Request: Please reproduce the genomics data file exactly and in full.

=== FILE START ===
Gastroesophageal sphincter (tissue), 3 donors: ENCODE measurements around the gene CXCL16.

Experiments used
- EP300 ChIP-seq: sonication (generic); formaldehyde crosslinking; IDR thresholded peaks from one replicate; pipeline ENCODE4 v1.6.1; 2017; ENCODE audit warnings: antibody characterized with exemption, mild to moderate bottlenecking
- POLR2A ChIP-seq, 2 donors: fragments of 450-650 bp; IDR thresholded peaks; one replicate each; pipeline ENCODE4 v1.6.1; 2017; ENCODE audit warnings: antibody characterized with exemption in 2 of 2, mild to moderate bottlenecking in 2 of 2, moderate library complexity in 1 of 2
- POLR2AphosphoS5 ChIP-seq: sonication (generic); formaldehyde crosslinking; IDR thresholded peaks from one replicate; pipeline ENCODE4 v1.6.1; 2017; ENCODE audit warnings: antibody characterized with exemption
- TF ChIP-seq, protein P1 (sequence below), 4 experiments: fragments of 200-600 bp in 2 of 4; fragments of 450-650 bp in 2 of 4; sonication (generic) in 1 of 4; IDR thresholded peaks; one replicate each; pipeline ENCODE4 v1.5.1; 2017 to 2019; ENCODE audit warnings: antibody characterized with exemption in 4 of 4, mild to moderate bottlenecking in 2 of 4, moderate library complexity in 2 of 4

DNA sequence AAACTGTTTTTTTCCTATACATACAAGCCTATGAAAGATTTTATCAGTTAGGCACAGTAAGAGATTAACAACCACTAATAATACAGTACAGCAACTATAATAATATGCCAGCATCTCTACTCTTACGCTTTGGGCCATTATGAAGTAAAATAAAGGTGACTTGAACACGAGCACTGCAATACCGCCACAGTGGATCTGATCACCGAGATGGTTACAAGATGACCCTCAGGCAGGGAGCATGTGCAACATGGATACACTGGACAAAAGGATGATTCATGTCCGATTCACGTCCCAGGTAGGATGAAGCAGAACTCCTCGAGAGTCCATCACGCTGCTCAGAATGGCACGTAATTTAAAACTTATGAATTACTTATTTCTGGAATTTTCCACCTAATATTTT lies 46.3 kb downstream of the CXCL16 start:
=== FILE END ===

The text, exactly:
Gastroesophageal sphincter (tissue), 3 donors: ENCODE measurements around the gene CXCL16.

Experiments used
- EP300 ChIP-seq: sonication (generic); formaldehyde crosslinking; IDR thresholded peaks from one replicate; pipeline ENCODE4 v1.6.1; 2017; ENCODE audit warnings: antibody characterized with exemption, mild to moderate bottlenecking
- POLR2A ChIP-seq, 2 donors: fragments of 450-650 bp; IDR thresholded peaks; one replicate each; pipeline ENCODE4 v1.6.1; 2017; ENCODE audit warnings: antibody characterized with exemption in 2 of 2, mild to moderate bottlenecking in 2 of 2, moderate library complexity in 1 of 2
- POLR2AphosphoS5 ChIP-seq: sonication (generic); formaldehyde crosslinking; IDR thresholded peaks from one replicate; pipeline ENCODE4 v1.6.1; 2017; ENCODE audit warnings: antibody characterized with exemption
- TF ChIP-seq, protein P1 (sequence below), 4 experiments: fragments of 200-600 bp in 2 of 4; fragments of 450-650 bp in 2 of 4; sonication (generic) in 1 of 4; IDR thresholded peaks; one replicate each; pipeline ENCODE4 v1.5.1; 2017 to 2019; ENCODE audit warnings: antibody characterized with exemption in 4 of 4, mild to moderate bottlenecking in 2 of 4, moderate library complexity in 2 of 4

DNA sequence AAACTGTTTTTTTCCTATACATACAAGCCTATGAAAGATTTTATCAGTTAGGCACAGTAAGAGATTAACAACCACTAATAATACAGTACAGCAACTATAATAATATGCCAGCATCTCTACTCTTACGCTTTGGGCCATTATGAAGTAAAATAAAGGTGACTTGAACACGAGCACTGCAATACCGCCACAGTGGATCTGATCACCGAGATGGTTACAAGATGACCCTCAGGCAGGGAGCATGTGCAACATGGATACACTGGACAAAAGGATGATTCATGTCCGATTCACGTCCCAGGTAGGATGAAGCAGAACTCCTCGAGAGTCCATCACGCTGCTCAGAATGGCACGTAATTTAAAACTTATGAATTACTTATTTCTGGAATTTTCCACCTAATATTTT lies 46.3 kb downstream of the CXCL16 start: